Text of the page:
Noha Hussein, 26, has an old PC sitting on her desk from when she was younger. The computer no longer works, and she has no use for it, yet she does not know what to do with it and how to dispose of it safely.
Then she saw advertisements for a new application called E-Tadweer created specifically to recycle old electronic devices safely. By using the application, she would not only be giving away the machine to be recycled in a safe manner, but she would also be getting discounts and vouchers to exchange for products at certain outlets.
The Environmental Compliance and Sustainable Development Office (ECO) at the Federation of Egyptian Industries (FEI) has created and launched the E-Tadweer application to collect unwanted devices from households to recycle them in an environmentally friendly way in cooperation with the Ministry of Environment.
“It’s an initiative rather than an application, and it was created because of the importance of solving the problem of electronic waste safely,” Executive Director of the ECO Ahmed Kamal told Al-Ahram Weekly.
To encourage people to get rid of their old electronic devices through the application, E-Tadweer has partnered with merchants that will give vouchers or discounts on other devices in exchange for old ones.
E-Tadweer was launched in April, and it operates mainly in Cairo and Giza. The app has now been downloaded over 100,000 times and the replacement process has been extended to Alexandria, Assiut, Mahalla Al-Kobra and Mansoura.
“Demand from users in the different governorates on the Facebook page of the app encouraged the ECO to expand the reach of the application,” sustainable development expert and chemical industry coordinator Adel Taha said.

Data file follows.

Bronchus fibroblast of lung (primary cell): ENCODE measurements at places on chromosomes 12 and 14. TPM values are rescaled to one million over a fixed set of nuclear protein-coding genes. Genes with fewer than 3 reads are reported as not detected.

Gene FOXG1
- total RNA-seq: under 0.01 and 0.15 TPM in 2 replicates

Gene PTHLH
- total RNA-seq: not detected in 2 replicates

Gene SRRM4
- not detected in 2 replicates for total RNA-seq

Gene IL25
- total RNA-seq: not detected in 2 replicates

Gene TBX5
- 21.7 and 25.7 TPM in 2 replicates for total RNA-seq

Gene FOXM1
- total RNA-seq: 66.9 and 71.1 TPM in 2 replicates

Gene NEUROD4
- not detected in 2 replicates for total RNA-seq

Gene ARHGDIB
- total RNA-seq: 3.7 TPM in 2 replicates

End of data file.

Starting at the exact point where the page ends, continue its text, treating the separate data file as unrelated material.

According to Taha, the application started as an idea in 2018 and evolved into an app in 2019 targeting a small segment of people in the industrial community. However, the idea caught on quickly, and the number of users grew. The challenge now, according to Kamal, is getting more merchants to cooperate with the ECO and offer vouchers to users.
Devices accepted for recycling through the application include portable electronic devices that are easy to store, such as routers, mobile phones, screens, and computers. Household appliances, such as microwaves and refrigerators, are not accepted because of a lack of storage space.
Kamal said that more partnerships were needed before they could take in bigger devices and expand to more locations.
“There are nine facilities working on recycling after the worn-out devices are collected. The ECO makes sure that these have the technical know-how and financial capability to do the recycling,” Kamal said.
The facilities are approved by the Ministry of Environment because they do the recycling safely without producing toxic gases or pollution, unlike what can be the case in the informal sector.
The ECO also tries to encourage informal establishments that recycle to do so in an environmentally friendly manner.
The collected devices are transferred to facilities that separate them into raw materials such as copper and plastic. These are then delivered to other factories that use them in manufacturing other products.
The Ministry of Environment has labelled E-Tadweer part of its “Live Green” initiative aimed at spreading environmental awareness within the framework of the National Strategy for Sustainable Development Egypt 2030 that aims to reduce pollution by 50 per cent of solid particles by the end of 2030.
Recycling will create a new industry that can attract investment and in turn create jobs, said Kamal, adding that this new industry can also play a role in providing raw materials for many factories in Egypt.
*A version of this article appears in print in the 23 September, 2021 edition of Al-Ahram Weekly